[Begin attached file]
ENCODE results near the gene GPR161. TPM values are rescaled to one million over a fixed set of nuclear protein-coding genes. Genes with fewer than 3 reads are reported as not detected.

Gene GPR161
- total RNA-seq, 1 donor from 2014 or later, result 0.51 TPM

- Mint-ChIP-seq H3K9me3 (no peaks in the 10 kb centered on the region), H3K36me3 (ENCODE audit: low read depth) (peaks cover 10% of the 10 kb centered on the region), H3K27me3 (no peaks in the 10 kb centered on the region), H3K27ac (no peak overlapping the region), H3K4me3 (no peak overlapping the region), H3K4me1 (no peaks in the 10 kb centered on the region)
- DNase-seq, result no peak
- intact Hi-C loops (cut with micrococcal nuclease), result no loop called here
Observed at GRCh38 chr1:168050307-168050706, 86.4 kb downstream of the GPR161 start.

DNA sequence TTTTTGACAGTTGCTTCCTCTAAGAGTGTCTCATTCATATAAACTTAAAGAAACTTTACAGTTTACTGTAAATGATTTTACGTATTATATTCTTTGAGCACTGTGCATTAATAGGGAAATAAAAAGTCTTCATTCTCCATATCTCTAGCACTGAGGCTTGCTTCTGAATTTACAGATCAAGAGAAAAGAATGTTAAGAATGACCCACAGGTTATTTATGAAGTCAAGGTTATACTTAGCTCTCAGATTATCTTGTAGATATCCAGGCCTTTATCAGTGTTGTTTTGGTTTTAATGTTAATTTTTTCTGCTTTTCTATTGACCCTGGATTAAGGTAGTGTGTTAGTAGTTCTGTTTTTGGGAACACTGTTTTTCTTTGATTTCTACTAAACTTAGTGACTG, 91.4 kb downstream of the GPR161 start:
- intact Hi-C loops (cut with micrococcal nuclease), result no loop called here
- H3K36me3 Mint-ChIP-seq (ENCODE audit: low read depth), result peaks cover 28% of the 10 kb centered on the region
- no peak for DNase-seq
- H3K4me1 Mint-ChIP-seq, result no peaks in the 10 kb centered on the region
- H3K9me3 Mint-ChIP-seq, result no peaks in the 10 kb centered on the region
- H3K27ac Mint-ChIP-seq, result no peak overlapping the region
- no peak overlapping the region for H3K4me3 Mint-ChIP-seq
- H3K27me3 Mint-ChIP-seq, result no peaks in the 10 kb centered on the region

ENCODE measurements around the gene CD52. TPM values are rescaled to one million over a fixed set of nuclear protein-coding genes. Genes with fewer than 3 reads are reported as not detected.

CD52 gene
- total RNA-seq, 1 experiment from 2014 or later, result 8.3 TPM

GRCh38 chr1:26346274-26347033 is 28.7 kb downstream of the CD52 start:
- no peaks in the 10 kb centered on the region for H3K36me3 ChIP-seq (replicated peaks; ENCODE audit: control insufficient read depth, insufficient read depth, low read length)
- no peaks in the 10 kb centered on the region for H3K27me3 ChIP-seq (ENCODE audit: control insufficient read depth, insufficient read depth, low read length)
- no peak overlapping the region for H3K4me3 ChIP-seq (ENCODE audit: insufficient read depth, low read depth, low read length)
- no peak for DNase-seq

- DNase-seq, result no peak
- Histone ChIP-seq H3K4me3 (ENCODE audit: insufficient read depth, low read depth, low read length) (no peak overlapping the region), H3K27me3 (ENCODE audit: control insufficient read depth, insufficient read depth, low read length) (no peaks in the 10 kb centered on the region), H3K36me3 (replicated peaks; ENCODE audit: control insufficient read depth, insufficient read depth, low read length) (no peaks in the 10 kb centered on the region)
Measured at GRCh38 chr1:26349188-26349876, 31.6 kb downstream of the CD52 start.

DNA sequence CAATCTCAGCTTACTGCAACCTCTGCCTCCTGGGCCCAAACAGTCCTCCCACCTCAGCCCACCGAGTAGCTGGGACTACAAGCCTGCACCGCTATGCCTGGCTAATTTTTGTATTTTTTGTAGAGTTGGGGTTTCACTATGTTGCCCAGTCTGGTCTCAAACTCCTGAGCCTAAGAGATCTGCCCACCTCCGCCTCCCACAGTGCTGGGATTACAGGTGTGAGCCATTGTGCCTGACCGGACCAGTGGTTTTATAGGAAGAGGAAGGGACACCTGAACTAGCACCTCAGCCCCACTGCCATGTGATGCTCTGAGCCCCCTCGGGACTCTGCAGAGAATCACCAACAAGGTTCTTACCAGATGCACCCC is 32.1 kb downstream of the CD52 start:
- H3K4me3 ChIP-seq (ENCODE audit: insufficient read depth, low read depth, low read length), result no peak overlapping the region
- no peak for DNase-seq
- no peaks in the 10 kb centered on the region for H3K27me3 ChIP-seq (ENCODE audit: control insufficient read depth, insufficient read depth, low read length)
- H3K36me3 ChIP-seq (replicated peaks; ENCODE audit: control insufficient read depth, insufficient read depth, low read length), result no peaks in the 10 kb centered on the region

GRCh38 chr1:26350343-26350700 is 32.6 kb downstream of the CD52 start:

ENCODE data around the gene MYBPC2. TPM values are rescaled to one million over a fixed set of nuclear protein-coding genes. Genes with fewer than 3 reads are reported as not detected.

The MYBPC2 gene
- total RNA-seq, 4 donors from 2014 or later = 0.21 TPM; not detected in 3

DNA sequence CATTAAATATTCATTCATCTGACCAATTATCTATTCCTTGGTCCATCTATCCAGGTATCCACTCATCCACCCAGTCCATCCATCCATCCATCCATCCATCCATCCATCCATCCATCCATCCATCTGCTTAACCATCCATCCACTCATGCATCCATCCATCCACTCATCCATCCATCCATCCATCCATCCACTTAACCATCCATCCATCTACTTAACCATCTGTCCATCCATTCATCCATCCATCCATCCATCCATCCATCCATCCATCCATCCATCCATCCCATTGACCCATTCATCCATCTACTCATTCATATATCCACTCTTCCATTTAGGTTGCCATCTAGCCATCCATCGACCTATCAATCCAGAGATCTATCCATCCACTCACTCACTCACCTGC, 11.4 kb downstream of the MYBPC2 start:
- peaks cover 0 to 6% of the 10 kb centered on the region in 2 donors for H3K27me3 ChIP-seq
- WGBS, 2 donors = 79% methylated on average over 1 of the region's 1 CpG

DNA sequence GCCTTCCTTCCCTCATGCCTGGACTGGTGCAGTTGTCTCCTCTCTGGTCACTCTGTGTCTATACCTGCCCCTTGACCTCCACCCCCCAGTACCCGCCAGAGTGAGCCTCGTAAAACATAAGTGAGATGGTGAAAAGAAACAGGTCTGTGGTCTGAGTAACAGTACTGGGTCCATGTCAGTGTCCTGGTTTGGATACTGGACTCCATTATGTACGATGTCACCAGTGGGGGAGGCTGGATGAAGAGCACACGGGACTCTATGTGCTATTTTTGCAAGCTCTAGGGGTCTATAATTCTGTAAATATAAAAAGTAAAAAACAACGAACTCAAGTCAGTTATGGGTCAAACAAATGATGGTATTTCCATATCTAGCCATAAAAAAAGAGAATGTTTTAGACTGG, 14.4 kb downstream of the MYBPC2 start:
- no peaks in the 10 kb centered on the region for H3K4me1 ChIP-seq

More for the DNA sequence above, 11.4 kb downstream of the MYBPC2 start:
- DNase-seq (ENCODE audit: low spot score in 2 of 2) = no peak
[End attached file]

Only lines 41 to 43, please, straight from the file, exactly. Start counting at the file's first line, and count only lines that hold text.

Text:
- no peaks in the 10 kb centered on the region for H3K4me1 ChIP-seq

More for the DNA sequence above, 11.4 kb downstream of the MYBPC2 start:
- DNase-seq (ENCODE audit: low spot score in 2 of 2) = no peak